25 11-6 Newton's Second Law in Angular Form! We rewrite Newton's second law as:! i.e. Torque is the rate of change of angular momentum! The torque and the angular momentum must be defined with respect to the same point (usually the origin)! Note the similarity to the linear form: 11-7 Angular Momentum of a Rigid Body! We sum the angular momenta of the particles to find the angular momentum of a system of particles:! The rate of change of the net angular momentum is:! In other words, the net torque is defined by the rate of change of the net angular momentum:! With

26 11-7 Angular Momentum of a Rigid Body 11-7 Angular Momentum of a Rigid Body I = 1 2 MR2 I = MR 2 I = 2 5 MR2

27 11-8 Conservation of Angular Momentum! Since we have a new version of Newton's Second Law, we also have a new conservation law: Eq. (11-32)! The law of conservation of angular momentum states that, for an isolated system, (net initial angular momentum) = (net final angular momentum) Eq. (11-33) 11-8 Conservation of Angular Momentum! Since these are vector equations, they are equivalent to the three corresponding scalar equations! This means we can separate axes and write:! If the distribution of mass changes with no external torque, we have:

28 11-8 Conservation of Angular Momentum Examples! A student spinning on a stool: rotation speeds up when arms are brought in, slows down when arms are extended! A springboard diver: rotational speed is controlled by tucking her arms and legs in, which reduces rotational inertia and increases rotational speed! A long jumper: the angular momentum caused by the torque during the initial jump can be transferred to the rotation of the arms, by windmilling them, keeping the jumper upright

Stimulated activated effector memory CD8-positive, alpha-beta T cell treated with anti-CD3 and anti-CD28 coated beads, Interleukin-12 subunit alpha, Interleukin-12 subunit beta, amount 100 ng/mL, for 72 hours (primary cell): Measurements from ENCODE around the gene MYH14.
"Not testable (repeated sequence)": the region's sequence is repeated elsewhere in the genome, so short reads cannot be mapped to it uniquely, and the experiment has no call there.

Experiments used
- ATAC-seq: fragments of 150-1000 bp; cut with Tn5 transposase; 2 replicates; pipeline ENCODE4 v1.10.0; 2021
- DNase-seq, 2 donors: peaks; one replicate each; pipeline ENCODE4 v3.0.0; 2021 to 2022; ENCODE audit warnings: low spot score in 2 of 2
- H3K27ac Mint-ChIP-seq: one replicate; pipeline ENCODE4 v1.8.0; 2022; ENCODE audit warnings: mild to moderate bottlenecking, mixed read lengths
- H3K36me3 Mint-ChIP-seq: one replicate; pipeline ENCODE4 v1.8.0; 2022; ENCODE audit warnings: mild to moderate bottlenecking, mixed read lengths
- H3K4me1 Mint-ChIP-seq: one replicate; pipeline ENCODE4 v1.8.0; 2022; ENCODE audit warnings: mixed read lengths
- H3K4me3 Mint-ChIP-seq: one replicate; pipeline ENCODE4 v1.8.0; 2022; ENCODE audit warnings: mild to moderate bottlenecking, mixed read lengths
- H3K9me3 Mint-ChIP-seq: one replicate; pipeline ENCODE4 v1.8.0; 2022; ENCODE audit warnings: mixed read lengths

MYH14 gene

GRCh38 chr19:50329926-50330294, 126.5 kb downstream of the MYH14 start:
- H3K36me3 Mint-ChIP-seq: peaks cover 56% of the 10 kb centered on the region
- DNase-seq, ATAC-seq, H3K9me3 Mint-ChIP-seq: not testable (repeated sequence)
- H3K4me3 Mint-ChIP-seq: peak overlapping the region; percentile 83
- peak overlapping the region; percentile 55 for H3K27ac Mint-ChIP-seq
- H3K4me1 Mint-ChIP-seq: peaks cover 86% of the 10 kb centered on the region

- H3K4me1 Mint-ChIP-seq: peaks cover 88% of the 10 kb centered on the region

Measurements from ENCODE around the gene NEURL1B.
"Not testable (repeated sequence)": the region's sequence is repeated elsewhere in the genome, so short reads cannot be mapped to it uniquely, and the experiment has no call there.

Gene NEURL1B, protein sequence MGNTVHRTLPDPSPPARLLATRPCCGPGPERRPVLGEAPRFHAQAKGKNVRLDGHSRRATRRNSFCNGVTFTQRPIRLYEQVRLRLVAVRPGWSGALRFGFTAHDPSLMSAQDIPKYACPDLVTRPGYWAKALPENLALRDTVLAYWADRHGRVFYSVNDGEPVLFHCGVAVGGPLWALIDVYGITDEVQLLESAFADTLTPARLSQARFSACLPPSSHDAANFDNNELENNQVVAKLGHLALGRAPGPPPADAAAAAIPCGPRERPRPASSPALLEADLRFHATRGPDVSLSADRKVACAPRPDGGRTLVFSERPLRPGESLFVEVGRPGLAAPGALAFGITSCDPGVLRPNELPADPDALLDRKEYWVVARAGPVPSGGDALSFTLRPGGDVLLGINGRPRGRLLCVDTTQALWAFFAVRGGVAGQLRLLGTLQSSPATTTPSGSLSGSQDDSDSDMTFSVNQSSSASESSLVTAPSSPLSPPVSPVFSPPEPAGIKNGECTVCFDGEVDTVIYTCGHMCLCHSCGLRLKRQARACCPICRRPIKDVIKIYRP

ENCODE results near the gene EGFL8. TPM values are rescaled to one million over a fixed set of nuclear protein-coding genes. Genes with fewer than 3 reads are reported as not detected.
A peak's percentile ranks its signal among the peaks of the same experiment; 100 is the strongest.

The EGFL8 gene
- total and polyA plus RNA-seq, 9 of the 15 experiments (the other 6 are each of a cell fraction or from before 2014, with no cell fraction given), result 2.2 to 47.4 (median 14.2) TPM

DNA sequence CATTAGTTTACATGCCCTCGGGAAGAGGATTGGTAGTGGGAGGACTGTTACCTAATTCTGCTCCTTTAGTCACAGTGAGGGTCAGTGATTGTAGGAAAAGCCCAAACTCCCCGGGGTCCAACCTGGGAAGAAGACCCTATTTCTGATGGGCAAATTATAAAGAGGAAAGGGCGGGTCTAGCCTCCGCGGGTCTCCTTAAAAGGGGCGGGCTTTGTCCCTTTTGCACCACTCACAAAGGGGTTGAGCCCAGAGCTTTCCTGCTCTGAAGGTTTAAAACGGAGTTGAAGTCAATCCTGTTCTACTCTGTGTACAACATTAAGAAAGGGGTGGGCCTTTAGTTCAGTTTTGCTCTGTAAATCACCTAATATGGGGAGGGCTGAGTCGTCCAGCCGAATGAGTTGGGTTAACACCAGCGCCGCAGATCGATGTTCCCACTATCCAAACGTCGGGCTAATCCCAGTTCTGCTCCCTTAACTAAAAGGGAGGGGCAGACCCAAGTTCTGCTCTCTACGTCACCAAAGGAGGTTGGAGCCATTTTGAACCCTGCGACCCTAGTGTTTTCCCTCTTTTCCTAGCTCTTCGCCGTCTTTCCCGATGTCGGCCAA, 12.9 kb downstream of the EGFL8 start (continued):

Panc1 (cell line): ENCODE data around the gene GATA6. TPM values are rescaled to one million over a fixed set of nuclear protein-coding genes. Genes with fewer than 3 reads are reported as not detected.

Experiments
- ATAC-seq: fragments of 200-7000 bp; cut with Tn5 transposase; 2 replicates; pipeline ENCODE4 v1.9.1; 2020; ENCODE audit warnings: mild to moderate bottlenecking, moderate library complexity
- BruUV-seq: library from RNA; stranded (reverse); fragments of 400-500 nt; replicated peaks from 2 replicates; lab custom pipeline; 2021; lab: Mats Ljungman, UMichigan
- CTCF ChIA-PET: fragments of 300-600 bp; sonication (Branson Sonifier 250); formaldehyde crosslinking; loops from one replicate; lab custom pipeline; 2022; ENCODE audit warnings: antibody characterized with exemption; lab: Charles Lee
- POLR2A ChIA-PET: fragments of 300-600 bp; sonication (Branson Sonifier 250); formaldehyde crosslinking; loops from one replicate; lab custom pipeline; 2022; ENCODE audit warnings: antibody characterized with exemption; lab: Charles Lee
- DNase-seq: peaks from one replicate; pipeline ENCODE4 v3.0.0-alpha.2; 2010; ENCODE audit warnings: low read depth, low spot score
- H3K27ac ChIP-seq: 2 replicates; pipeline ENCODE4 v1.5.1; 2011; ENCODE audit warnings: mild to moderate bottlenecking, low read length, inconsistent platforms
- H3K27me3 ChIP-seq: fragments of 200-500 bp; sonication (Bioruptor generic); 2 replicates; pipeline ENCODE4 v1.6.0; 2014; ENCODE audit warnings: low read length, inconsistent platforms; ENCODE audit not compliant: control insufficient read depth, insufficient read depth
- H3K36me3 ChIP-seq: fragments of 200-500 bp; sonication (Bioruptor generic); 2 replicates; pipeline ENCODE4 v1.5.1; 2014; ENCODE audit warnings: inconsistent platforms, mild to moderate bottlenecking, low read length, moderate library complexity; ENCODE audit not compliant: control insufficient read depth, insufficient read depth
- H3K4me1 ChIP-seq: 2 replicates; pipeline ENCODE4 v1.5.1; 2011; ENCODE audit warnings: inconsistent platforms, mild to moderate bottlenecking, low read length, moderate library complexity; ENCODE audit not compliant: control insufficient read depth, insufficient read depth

29 11-8 Conservation of Angular Momentum An insect rides the rim of a rotating disk. As it crawls towards the disk s centre, do the following increase, decrease or stay the same? (a) Moment of Inertia (b) Angular Momentum (c) Angular Speed # 10 Summary Angular Position! Measured around a rotation axis, relative to a reference line: Eq. (10-1) Angular Displacement A change in angular position Eq. (10-4) Angular Velocity and Speed Average and instantaneous values: Eq. (10-5) Angular Acceleration Average and instantaneous values: Eq. (10-7) Eq. (10-6) Eq. (10-8)

30 10 Summary Kinematic Equations Given in Table 10-1 for constant acceleration Match the linear case Linear and Angular Variables Related Linear and angular displacement, velocity, and acceleration are related by r Rotational Kinetic Energy and Rotational Inertia Eq. (10-34) The Parallel-Axis Theorem Relate moment of inertia around any parallel axis to value around com axis Eq. (10-36) Eq. (10-33) 10 Summary Torque Force applied at distance from an axis: Moment arm: perpendicular distance to the rotation axis Work and Rotational Kinetic Energy Eq. (10-39) Eq. (10-53) Newton's Second Law in Angular Form Eq. (10-42) Eq. (10-55)

31 11 Summary Rolling Bodies Eq. (11-2) Eq. (11-5) Eq. (11-6) Torque as a Vector! Direction given by the righthand rule Eq. (11-14) Angular Momentum of a Particle Newton's Second Law in Angular Form Eq. (11-18) Eq. (11-23) 11 Summary Angular Momentum of a System of Particles Angular Momentum of a Rigid Body Eq. (11-31) Eq. (11-26) Eq. (11-29) Conservation of Angular Momentum Eq. (11-32) Precession of a Gyroscope Eq. (11-46) Eq. (11-33)